Re: [Rd] :Re: PROTECT and OCaml GC.

From: Guillaume Yziquel <guillaume.yziquel_at_citycable.ch>
Date: Mon, 30 Nov 2009 15:59:05 +0100

Laurent Gautier a écrit :
>
> It does not have to be a functional language.
> To see it in use within a some-language-to-R bridge, you can check the
> source in JRI, rpy2.
> I can mostly speak for rpy2, and the way it is done there relies on both
> R and Python's GC. Creating a anonymous R object presented to the Python
> world is first "R_preserved" (from garbage collection from R) then using
> Python's reference counting mechanism, calling an "R_Release" whenever
> the Python wrapper is available for garbage collection (in fact there is
> a twist, but this is roughly the way it is working). In your case,
> you'll use the OCaml GC system (and "R_release" the R object when its
> OCaml representation is going for garbage collection).

For now, garbage collection is a secondary issue.

I would have been interested in a binding to a functional language to see exactly where you get a closure to closure mapping. That's why I was asking since that's what I'm foremost interested in.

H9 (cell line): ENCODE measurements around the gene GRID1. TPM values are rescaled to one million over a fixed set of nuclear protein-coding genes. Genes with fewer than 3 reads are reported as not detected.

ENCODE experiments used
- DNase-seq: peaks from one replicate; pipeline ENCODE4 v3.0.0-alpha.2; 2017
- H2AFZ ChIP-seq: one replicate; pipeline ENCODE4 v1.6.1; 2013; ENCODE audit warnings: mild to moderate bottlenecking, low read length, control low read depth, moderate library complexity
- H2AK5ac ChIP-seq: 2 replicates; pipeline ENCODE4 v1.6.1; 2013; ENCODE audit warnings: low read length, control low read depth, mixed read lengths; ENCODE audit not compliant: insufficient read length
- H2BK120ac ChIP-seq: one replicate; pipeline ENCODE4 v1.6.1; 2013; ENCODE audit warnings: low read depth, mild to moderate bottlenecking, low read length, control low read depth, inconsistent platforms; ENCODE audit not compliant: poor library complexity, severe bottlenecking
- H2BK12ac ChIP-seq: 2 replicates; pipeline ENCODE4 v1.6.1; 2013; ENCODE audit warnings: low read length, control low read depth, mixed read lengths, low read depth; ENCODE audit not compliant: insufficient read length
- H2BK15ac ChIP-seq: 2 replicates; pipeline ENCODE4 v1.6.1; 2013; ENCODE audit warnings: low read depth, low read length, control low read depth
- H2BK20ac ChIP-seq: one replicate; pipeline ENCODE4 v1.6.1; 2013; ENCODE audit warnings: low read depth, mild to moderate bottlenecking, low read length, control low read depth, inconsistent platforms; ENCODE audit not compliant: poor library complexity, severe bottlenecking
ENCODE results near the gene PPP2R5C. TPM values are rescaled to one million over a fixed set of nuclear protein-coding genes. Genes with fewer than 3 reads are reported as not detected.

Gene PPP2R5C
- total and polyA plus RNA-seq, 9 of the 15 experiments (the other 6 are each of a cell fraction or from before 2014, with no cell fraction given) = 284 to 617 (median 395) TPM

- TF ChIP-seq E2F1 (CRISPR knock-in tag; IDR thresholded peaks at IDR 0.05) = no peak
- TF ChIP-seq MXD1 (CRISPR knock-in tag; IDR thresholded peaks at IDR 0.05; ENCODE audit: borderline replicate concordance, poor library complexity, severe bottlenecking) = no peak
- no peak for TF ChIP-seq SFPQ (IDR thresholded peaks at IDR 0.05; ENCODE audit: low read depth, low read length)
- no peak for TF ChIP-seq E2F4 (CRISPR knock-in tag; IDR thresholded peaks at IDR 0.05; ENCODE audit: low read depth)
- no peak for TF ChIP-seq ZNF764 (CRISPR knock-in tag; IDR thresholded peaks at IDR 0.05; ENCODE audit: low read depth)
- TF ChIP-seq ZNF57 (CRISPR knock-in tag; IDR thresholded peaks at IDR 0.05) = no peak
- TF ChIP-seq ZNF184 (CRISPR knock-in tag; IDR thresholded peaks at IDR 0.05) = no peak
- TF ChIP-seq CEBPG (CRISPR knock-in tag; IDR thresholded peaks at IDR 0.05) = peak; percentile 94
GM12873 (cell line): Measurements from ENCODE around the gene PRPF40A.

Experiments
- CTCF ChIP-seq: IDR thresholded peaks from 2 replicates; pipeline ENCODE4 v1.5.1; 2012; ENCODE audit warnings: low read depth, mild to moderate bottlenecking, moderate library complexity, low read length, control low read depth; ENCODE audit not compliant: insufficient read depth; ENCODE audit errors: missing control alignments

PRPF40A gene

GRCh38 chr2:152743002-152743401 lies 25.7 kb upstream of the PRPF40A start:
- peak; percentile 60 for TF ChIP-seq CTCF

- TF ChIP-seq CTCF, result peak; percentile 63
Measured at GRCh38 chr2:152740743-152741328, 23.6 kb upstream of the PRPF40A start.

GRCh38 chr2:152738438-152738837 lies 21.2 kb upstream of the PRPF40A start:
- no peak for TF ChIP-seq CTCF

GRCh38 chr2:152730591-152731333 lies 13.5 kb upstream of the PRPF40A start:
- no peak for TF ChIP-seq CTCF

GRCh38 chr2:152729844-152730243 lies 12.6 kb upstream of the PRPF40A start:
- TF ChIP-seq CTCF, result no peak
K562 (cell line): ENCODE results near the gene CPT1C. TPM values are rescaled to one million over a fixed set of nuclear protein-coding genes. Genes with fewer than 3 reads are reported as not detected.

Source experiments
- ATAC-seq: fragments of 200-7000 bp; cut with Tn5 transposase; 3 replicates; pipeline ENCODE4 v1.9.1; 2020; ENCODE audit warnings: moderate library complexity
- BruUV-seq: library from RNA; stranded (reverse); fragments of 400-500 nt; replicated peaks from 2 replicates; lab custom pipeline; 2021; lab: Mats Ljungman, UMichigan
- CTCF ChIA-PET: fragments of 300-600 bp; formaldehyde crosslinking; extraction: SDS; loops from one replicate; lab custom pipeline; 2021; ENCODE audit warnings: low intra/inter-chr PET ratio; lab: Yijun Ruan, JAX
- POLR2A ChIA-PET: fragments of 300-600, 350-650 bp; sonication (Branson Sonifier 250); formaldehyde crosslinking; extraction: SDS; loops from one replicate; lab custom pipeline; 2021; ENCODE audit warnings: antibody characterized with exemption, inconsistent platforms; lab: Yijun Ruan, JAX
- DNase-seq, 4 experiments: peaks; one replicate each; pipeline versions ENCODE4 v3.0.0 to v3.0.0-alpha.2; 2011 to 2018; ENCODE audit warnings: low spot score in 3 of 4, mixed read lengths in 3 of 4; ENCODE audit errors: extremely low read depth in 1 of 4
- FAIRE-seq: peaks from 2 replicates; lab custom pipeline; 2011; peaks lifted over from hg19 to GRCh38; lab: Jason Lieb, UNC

>> By low-level, I mean a binding that takes hold of R objects without 
>> using symbols all over to reference them. (Using symbols in the
>> formals, the body or the environment of a closure is fine, for
>> instance, but I'd like to execute a closure directly, and eventually
>> be able to construct R closure from OCaml functions).

>
> Rpy2 can do a lot of that, and probably so can JRI.

An anonymous closure to anonymous closure mapping? Could you point out where this is done exactly?

-- 
      Guillaume Yziquel
http://yziquel.homelinux.org/

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Received on Mon 30 Nov 2009 - 15:05:53 GMT

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